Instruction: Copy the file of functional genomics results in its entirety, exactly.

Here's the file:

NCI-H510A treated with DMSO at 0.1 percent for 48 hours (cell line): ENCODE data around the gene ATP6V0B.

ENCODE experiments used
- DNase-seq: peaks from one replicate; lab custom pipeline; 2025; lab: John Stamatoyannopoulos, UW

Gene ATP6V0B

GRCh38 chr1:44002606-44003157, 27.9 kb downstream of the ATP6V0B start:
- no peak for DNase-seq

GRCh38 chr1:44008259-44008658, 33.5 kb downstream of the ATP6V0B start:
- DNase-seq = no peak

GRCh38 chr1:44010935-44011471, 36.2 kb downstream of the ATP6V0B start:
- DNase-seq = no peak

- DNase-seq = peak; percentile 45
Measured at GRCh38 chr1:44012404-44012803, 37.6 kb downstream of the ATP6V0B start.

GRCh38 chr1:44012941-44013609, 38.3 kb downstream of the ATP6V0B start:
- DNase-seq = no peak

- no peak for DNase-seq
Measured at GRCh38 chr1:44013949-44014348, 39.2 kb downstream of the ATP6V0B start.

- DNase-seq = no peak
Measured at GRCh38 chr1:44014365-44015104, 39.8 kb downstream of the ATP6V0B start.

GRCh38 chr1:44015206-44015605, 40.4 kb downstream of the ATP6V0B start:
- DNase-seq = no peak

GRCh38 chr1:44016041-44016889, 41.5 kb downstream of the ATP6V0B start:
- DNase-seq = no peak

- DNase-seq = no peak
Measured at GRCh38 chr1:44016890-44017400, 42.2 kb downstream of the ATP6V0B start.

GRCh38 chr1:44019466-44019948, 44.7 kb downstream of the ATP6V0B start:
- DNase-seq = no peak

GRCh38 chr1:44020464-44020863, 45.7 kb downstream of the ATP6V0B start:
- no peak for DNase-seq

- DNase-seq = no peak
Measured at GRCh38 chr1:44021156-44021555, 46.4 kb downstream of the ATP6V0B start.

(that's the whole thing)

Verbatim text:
NCI-H510A treated with DMSO at 0.1 percent for 48 hours (cell line): ENCODE data around the gene ATP6V0B.

ENCODE experiments used
- DNase-seq: peaks from one replicate; lab custom pipeline; 2025; lab: John Stamatoyannopoulos, UW

Gene ATP6V0B

GRCh38 chr1:44002606-44003157, 27.9 kb downstream of the ATP6V0B start:
- no peak for DNase-seq

GRCh38 chr1:44008259-44008658, 33.5 kb downstream of the ATP6V0B start:
- DNase-seq = no peak

GRCh38 chr1:44010935-44011471, 36.2 kb downstream of the ATP6V0B start:
- DNase-seq = no peak

- DNase-seq = peak; percentile 45
Measured at GRCh38 chr1:44012404-44012803, 37.6 kb downstream of the ATP6V0B start.

GRCh38 chr1:44012941-44013609, 38.3 kb downstream of the ATP6V0B start:
- DNase-seq = no peak

- no peak for DNase-seq
Measured at GRCh38 chr1:44013949-44014348, 39.2 kb downstream of the ATP6V0B start.

- DNase-seq = no peak
Measured at GRCh38 chr1:44014365-44015104, 39.8 kb downstream of the ATP6V0B start.

GRCh38 chr1:44015206-44015605, 40.4 kb downstream of the ATP6V0B start:
- DNase-seq = no peak

GRCh38 chr1:44016041-44016889, 41.5 kb downstream of the ATP6V0B start:
- DNase-seq = no peak

- DNase-seq = no peak
Measured at GRCh38 chr1:44016890-44017400, 42.2 kb downstream of the ATP6V0B start.

GRCh38 chr1:44019466-44019948, 44.7 kb downstream of the ATP6V0B start:
- DNase-seq = no peak

GRCh38 chr1:44020464-44020863, 45.7 kb downstream of the ATP6V0B start:
- no peak for DNase-seq

- DNase-seq = no peak
Measured at GRCh38 chr1:44021156-44021555, 46.4 kb downstream of the ATP6V0B start.